Birds of Prey #98
writer: Gail Simone
artist: James Raiz
DC Comics, released 9-20-06
I finally think I've gotten a good grasp on the ladies of BoP since their one-year-later jump, but it's taken longer than I'd have liked it to. Now that Black Canary is back in the fold, things are getting back to normal, meaning that there is plenty of craziness to unravel. The big twist this issue is the appearance of a new, mysterious Batgirl. The inclusion of Rose Forrest/Thorn for a scene earlier in the book is a pretty sad fake hint as to the identity of the new Batgirl. For one, Thorn lacks the transportation ability that Batgirl possesses, as well as the freckles adorning her nose and cheeks visible beneath Batgirl's mask. Cassie (the most recent, yet currently retired Batgirl) is busy being an assassin, so it's not her either. Frankly, even by the end of the issue, I don't really care who it is. Issue #99 will have a lot of work to do to get me excited for what one would expect to be very big issue #100.
6 out of 10
Claws #2 (of 3)
writers: Jimmy Palmiotti & Justin Gray
artist: Joe Linsner
Marvel Comics, released 9-13-06
Eventually, someday, I will buy a mini series featuring the Black Cat and not be horribly disappointed. The first issue was nothing special, but I could still see the potential for at least an enjoyable read by the end. This issue shattered that. All Wolverine and the Cat are doing is avoiding being killed by a bunch of nameless hunters in a very uninspired fashion. This does not live up to the standard of the film Surviving the Game, the best people-hunting-people story I've ever been exposed to. However, the disappointment of this series is mainly due to the reveal of the villain, who has very likely been contracted by someone else with a legitimate vendetta against Logan and Felicia. This villain should be regulated to Marvel Adventures titles, not the Marvel Knights imprint. Even if there was a good reason to slap these two protagonists together, it has not even been hinted at yet. This is a very underwhelming effort given by Palmiotti and Gray, who have shown themselves to be a solid writing team, which is evident in the highly enjoyable Heroes for Hire and Daughters of the Dragon books. With the exception of a few funny visual gags, this mini is flat out not worth your money or time.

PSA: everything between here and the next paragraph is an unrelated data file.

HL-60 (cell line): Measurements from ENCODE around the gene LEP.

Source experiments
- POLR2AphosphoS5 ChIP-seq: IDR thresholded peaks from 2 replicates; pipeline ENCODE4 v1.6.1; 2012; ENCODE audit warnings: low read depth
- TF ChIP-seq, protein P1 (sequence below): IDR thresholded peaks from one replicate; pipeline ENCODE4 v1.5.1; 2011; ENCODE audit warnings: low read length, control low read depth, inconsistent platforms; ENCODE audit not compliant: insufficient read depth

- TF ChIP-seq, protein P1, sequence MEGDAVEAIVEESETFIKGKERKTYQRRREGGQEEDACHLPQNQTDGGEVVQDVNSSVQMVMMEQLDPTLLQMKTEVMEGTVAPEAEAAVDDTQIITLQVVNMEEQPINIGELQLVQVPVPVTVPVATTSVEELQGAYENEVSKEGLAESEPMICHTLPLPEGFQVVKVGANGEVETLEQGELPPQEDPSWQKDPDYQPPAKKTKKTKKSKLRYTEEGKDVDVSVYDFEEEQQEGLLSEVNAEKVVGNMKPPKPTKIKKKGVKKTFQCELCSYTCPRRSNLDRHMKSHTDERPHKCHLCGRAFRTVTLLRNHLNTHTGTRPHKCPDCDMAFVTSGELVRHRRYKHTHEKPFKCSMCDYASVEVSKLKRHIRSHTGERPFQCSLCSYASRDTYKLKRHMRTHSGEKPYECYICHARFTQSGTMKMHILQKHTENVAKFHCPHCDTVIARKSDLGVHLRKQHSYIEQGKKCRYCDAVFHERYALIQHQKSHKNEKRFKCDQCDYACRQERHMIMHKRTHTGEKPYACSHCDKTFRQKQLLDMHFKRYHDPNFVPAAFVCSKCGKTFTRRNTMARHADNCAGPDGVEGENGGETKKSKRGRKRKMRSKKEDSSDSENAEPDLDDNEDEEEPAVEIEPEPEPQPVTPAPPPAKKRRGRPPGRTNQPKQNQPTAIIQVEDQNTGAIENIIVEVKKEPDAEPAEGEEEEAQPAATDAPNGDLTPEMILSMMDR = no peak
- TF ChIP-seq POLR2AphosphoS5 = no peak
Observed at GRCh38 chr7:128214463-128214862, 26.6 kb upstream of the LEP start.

3 out of 10
The Cross Bronx #1
writer: Michael Avon Oeming & Ivan Brandon
artist: Michael Avon Oeming
Image Comics, released 9-6-06
Set in the eponymous section of New York, The Cross Bronx is an intriguing premise. Our main character is Rafael Aponte, a detective who seems disillusioned -- by what, we are yet to discover; however, due to the repeated inclusions of moths and religious iconography, I'd have to say it's got something to do with a combo of those. What does religion have to do with moths? Hell if I know; go ask a Christian entomologist. Anyway, Rafael is following the trail of a gun involved in a multiple murder case, leading him to the former owner's family. Further coincidences between the family and the murder are teased, followed by some more mysterious killings.